As a major outpost of the Harrapan civilization, Dholavira flourished for 1,200 years, from approximately 3000 to 1800 B.C. It was on the banks of two seasonal rivers that provided navigational channels to the sea for its residents. The ingenuity of the Harrapan people is evident in the city’s elaborate water storage and distribution systems, as well as a system of dams and water channels that moved the water from the rivers into reservoirs. They were able to harness rainwater and store it in underground reservoirs for use by their residents. The ability to conserve and manage water set Dholavira apart from other Harrapan cities.
The layout of the city exhibits a well-organized system of streets and urban infrastructure. There are distinct areas for industries, administration and living. Its citadel is within the fortified area. The structures were built with load-bearing stone walls that may have had wooden roofs. The interior areas were supported by stone columns with wooden poles in the middle for reinforcement. This method of column construction suggests that they understood the engineering principles behind transfer of loads from roof to the ground.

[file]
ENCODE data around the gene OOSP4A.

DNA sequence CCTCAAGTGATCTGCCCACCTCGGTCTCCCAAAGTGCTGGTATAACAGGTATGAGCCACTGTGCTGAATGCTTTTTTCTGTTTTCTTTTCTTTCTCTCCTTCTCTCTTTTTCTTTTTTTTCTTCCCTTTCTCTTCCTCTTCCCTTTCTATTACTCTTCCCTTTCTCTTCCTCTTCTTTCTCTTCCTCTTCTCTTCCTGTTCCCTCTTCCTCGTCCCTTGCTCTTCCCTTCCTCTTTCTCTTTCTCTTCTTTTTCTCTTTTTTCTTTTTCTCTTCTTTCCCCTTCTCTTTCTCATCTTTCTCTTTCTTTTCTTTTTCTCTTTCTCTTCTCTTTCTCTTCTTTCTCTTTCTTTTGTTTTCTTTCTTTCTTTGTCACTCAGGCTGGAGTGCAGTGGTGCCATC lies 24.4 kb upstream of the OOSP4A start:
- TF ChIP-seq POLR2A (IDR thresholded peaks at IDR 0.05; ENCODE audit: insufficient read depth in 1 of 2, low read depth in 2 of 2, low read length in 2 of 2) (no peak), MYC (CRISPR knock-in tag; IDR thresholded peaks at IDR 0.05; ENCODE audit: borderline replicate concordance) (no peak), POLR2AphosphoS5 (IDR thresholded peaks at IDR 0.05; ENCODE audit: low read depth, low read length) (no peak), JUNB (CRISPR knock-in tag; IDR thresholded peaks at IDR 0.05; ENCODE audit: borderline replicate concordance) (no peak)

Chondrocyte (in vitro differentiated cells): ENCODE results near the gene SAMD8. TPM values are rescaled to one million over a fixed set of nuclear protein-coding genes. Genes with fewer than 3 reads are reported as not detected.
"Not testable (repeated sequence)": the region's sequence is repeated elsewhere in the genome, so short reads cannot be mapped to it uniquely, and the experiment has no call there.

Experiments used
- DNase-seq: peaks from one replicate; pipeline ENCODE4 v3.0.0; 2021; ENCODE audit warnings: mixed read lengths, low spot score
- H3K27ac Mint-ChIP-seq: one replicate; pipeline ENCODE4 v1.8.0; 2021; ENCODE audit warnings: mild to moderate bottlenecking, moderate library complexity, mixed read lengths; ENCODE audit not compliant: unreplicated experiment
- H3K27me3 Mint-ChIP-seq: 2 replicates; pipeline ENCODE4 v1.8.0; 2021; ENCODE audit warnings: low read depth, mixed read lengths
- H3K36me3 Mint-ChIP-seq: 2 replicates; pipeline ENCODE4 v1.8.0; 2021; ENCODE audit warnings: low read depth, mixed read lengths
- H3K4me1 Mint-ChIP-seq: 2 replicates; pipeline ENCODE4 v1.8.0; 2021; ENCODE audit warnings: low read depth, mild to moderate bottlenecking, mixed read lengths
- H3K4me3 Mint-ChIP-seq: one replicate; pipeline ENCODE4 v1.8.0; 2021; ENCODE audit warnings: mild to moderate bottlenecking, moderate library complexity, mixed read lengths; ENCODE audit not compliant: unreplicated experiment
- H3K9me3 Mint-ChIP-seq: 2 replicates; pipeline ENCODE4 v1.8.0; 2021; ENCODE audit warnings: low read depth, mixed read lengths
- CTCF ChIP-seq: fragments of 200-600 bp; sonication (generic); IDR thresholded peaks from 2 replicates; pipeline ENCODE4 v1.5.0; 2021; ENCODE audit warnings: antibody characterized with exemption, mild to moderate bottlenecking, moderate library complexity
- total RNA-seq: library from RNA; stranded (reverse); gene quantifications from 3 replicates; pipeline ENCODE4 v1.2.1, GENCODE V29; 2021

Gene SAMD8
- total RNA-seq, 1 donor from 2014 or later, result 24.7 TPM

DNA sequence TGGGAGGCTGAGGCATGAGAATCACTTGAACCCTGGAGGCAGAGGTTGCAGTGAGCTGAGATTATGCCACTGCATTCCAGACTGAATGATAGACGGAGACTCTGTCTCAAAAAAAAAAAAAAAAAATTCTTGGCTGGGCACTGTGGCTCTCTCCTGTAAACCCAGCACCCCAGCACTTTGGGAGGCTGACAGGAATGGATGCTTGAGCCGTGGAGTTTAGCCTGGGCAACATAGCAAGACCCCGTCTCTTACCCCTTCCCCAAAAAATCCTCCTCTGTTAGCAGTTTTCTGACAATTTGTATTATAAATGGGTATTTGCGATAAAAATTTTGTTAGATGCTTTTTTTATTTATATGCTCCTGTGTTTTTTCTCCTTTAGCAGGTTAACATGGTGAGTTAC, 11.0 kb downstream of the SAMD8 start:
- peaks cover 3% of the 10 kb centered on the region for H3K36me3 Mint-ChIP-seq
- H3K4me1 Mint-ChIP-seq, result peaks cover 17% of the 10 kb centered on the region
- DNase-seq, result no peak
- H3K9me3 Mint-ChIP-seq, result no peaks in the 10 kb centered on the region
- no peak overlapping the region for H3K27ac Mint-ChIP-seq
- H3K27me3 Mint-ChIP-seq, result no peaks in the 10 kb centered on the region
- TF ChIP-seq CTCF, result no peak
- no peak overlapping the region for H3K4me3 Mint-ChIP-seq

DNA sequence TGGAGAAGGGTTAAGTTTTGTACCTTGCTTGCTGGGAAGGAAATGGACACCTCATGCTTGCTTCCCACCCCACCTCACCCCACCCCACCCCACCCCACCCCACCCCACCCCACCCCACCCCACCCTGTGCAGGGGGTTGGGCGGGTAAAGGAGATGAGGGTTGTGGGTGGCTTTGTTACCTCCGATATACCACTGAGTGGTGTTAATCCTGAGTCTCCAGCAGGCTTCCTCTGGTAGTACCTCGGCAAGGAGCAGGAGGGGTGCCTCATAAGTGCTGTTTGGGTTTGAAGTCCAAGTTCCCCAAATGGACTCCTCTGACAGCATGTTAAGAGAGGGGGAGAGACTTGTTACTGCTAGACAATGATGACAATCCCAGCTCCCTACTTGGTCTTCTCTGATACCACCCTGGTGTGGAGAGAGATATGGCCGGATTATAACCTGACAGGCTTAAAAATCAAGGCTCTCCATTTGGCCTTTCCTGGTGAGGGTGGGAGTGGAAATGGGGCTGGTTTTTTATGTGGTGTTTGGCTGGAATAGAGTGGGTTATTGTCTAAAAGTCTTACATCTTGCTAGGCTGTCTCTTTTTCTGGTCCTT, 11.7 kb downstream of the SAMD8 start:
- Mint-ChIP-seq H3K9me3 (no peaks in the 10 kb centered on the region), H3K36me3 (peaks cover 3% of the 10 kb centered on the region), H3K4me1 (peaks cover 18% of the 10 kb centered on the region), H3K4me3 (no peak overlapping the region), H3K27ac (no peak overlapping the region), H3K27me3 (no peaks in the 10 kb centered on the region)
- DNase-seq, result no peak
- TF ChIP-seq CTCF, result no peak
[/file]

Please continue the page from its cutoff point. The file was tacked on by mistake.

There are several theories that attempt to explain what caused the decline of this thriving city. It appears that a gradual decrease in sea level resulted in dry and arid climate, which was not conducive to human habitation. In addition, a gradual shift in the path of river away from its shores drained their reservoirs of water. Once people migrated to more habitable areas of the Indus Valley, the city lay buried for several millennia before it was rediscovered in 1956. The excavations did not start until 1990, as India was struggling to regain its footing after its independence from the British rule.
Today, Dholavira is one of the largest Harrapan sites. There is an archaeological museum near the excavation site where visitors can learn about the city structure and the Indus Valley Civilization.